“Cue Up the String Section for Hitchcock’s Psycho”

The A&E (Arts and Entertainment) network has recently added a new series, “Bates Motel,” based on a reimagining, if you will, of Alfred Hitchcock’s “Psycho.” After watching the first four episodes, I decided to go back and view the original movie again. It has been over fifty years since the layered, tension filled, psychological thriller “Psycho” premiered in New York City on June 16, 1960. Most people by now, especially cinephiles, are familiar with the twist that comes at the end of the first horror movie ever directed by Alfred Hitchcock (The Birds), which also became the highest grossing film of his career, and was the last movie he ever made in black and white. What if, however, a person, perhaps a young teenager, who is just starting to discover the vast world of cinema beyond the latest summer blockbuster, didn’t have prior knowledge of what the movie entailed? What would they make of the film during the first part of its 109 minute runtime? The plot, the way it is constructed by screenwriter Joseph Stefano, (The Outer Limits) based on the novel by Robert Bloch (The Alfred Hitchcock Hour), could lead one to believe, during the first half of the movie, that they are watching a crime drama. As an aside, Bloch based his novel on Ed Gein, who murdered two women and stole bodies from cemeteries in and around his hometown of Plainfield, Wisconsin.

Psycho Pic 1

Janet Leigh (Touch of Evil) portrays Marion Crane, a woman who is in love with John Gavin’s character of Sam Loomis. The film opens with the two in a seedy hotel room. Sam is in love with Marion, but due to his divorce from his first wife, as well as covering a deceased father’s debts, he doesn’t have the necessary finances to make Marion his wife. Marion wants their relationship to be a legitimate one, as suggested by the dialogue the characters engage in, but there doesn’t seem to be a clear cut path to achieving that end. As luck, or in this case misfortune, has it, the Phoenix, Arizona real estate office where Marion works as a secretary is visited that day by the character of Tom Cassidy (Frank Albertson) who has decided to buy his daughter a house as his wedding gift to her. He is dropping off the amount of $40,000 cash, much to the displeasure of Marion’s boss, George Lowery (Vaughn Taylor). Lowery instructs Marion to take the money to the bank and deposit it. The temptation, however, proves to be too great for the love struck Marion. She decides to pack some things and head off to find Sam, so they can start a new life together. She banks on the fact that it being Friday, it will be Monday before anyone knows what she has done, and she will be long gone by then.

Psycho Pic 2

During her journey, fate throws roadblocks at Marion, as a warning to her to turn around and go back. It is, after all, the weekend, plenty of time to return home and deposit the money at the start of business on Monday morning. First she is spotted at a traffic light by, of all people, her boss, who, after recognizing her, gives her a quick smile before looking at her again with a puzzled expression. She had after all asked if she could go home after she dropped the money off at the bank because she wasn’t feeling well due to a headache. That particular scene is the catalyst which invokes feelings of paranoia in Marion, but still she pushes onward to meet her lover. The following morning, she is awakened by a highway patrol officer (Mort Mills) after he discovers her sleeping in her car. He inspects her driver’s license and looks at her license plate number, but does not detain her; however, he subsequently follows her. She trades in her car for a different one at a used car lot run by John Anderson’s character of California Charlie, who remarks to the impatient Marion, “It’s the first time the customer ever high-pressured the salesman.” Upon receiving her new car, she is in such a hurry to flee the scene, especially since the highway patrol officer has made his way onto the lot, that she nearly takes off without her luggage that was in the car she was initially driving.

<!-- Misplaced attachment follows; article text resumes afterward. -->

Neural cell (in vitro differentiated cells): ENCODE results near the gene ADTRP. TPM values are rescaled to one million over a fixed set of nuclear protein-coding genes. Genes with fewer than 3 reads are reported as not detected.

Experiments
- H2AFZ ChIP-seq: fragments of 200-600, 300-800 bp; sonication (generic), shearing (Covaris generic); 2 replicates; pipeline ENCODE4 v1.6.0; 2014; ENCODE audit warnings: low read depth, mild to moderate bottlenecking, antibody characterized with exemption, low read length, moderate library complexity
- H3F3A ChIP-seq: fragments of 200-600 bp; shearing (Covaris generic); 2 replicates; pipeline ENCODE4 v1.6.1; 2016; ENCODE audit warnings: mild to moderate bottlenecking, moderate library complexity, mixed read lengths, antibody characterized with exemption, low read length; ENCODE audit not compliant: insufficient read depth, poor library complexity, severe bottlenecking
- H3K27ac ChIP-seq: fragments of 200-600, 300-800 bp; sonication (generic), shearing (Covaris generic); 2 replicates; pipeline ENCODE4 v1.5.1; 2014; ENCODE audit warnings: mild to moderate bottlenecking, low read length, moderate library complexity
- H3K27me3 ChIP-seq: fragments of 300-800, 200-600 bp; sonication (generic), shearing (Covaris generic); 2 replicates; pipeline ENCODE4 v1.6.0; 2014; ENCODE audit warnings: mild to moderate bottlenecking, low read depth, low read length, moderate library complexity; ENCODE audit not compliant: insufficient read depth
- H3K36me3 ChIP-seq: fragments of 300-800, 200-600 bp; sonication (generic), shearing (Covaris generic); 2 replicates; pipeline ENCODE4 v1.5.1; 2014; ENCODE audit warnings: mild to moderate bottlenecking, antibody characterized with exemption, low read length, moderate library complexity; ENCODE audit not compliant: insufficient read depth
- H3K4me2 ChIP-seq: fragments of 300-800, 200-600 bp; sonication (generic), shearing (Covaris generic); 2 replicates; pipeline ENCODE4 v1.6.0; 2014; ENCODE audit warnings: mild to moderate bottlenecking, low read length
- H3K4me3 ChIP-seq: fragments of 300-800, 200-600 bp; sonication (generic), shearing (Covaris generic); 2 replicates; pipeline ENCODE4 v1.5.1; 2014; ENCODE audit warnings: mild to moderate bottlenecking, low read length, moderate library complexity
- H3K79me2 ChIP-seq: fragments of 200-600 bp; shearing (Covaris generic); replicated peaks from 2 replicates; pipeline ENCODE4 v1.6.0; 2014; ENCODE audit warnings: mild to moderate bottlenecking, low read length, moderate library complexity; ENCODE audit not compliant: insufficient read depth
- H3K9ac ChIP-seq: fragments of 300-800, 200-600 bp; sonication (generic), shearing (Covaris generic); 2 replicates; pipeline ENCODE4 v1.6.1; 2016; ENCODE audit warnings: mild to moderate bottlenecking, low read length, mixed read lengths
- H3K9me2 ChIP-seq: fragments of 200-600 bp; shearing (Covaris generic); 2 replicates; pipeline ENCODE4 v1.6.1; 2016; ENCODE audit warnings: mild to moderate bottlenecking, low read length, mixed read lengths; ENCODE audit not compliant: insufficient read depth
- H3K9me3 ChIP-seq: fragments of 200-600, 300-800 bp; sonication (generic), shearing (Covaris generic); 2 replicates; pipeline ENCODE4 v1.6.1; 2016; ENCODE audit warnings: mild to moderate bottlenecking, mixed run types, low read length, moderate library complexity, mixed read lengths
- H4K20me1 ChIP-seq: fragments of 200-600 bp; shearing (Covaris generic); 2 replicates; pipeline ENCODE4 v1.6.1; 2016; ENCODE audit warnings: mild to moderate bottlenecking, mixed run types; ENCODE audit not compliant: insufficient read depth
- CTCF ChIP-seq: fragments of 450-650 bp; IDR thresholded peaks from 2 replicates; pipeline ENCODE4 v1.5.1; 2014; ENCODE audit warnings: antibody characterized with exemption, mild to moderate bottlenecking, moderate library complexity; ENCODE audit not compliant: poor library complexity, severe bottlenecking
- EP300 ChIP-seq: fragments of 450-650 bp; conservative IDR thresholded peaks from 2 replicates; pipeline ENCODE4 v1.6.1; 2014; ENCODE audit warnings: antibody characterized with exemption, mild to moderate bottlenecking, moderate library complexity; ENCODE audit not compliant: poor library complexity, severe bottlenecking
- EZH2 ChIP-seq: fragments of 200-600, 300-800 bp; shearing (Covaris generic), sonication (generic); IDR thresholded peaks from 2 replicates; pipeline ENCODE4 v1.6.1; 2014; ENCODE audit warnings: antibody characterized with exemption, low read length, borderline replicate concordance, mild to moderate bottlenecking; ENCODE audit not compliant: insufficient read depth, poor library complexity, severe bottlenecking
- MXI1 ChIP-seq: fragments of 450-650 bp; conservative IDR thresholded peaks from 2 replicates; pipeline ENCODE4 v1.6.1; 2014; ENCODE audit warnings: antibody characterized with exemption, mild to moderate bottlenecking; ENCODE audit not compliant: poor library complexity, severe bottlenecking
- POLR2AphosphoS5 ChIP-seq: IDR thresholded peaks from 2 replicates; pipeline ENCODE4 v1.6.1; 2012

Next, Mother Nature provides a downpour, which makes it difficult for her to see the road, and because of that, Marion winds up off the main highway. She comes across the Bates Motel; where she will meet Norman Bates. Anthony Perkins (Fear Strikes Out), in his career defining role, embodies the character of the demented, enthusiast of taxidermy. In Bloch’s novel, Norman is an unattractive man, who is overweight, short and bald, which is a radical departure from Perkins’ charismatic looks. Hitchcock came up with the idea to switch the physical traits around, so that the role could be portrayed by a young, in shape and attractive actor.

Pyscho Pic 3

Psycho Pic 4

The closing minutes of Marion’s life consist of dining with Norman, her last meal is a sandwich he prepared for her. He converses with her on subjects such as his stuffed birds and his mother, before she heads off to cabin number one, where she will take her final shower, and meet her end by mother’s knife-wielding hand. The ultra famous shower scene took a full week to film, and utilized seventy different camera angles, in order to capture the iconic forty-five seconds that the viewer sees. The blood used in the scene was actually Bosco chocolate Syrup. While filming the shower scene, Janet Leigh was completely unfazed, but after viewing the film in its entirety, she never showered again, opting to take baths the rest of her life.